So far in this series, “Re-learning Christian Faith,” we have heard that human life and even human being are relational. I am an individual in my own right, but I cannot be human all by myself. The basis of human being is not an individualized existence but the person in relationship with others. As the theologian Douglas John Hall puts it, human being is with-being; it is a matter of communion, not isolation.
As one person commented in response to my blogging, the implications of this relational view of human life and existence are huge. As we begin to explore those implications, a word of caution is needed. While our humanity cannot be individualized so that I could be human alone, the individual is never to become lost in the crowd. In this biblical view of life, my being as a person never gets absorbed into Being with a capital “B,” meaning cosmic or universal Being that passes for God in some philosophies and some religions. Who you are will always matter because God is not Being but love, and love requires the particularity of the person who is loved.
No, who I am is not a matter simply of me, of ego alone. I am created to be not alone, and I become a human person through my relatedness to others which happens in relationships of various degrees of intimacy. But – and this qualification is crucial – the working out of who I am never is meant to take away my individuality because that individuality is necessary to love.
Much of the pain and joy, both, of human life comes from the struggle to live and develop as an individual while also living and growing in communion with others in family and communities. Is it not the heavy weight of others’ expectations, demands, and judgments that threatens always to stifle me, to mold me into a self I know is not truly who I am? Am I not forced by those expectations, demands, and judgments to play roles in life instead of being true to myself? How many people have confessed faith in Jesus Christ because so doing would relieve the pressure on them and make life more bearable by making them acceptable to family and community?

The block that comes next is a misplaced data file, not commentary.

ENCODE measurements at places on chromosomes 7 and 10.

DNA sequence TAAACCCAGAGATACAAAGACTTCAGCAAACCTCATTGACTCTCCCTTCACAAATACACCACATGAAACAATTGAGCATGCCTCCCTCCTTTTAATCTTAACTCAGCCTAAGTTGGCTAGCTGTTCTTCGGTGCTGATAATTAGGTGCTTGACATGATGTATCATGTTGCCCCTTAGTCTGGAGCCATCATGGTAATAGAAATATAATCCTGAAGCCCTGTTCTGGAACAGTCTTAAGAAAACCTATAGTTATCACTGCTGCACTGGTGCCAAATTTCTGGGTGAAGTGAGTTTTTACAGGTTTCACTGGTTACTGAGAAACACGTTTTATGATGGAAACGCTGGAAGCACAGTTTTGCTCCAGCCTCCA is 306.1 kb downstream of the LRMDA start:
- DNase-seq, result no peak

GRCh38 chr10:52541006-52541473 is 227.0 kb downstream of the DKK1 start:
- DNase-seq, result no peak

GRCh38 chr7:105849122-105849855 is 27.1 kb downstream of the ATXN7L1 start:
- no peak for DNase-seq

“Above all, to thine own self be true,” sounds wonderful and courageous, but by myself I have no self, no human personhood to which I can be true. Human life is, at its core, a matter of love, and the nature, intensity, and responsibilities of love are defined, in each case, by the particular relationship or relatedness.
On one side lies solitary confinement within myself, on the other side enslavement to the demands of others (real or imagined) with its loss of myself. Both are dehumanizing. Neither allows me to be human and to live as the person I am becoming. Yes, personhood is always something in process of becoming. Who I am is always the person I am becoming.
The implications are, indeed, huge. For Christian faith, one huge implication is that salvation cannot be understood or experienced rightly as something that happens to me alone, all by myself, apart from communion with others. I can hear a wonderful professor of mine, declaring passionately in class one day when demands for social justice were troubling the serenity of the seminary, “The Old Testament knows nothing of individual salvation!” Personal salvation, yes, but not isolated in the individual. I would add that the New Testament knows nothing of it, either, although that truth may stand out less plainly.
Somewhere along the line in the history of our faith, salvation was reduced and degraded into a matter of gaining guaranteed entrance into heaven in the afterlife. “Where will you go when you die?” the billboard asks me as I drive by. Make your reservation with Jesus now, before it is too late. That notion and the sales pitches that come from it are unbiblical and untrue to the Christ they proclaim.
Throughout my years of pastoral ministry, I realized increasingly that Christian faith desperately needed a re-expansion of its understanding of salvation. A friend reminded me once that during the Dark Ages in Europe, life was so wretched for so many people that hope for a better place beyond the veil of tears became their one light of hope, and the church was able to play upon that hope of deliverance beyond sight to control its people – hope, that is, in combination with their fear of an even worse place of unending torment. But such an impoverished understanding of hope and salvation continues to plague us and to degrade Christian preaching and evangelism (good news bringing) into a hopeful/fearful transaction for the afterlife.
We need a much bigger, truer, more faithful, and more human view of salvation. For now, I’ll leave it with that statement.
Happy new year!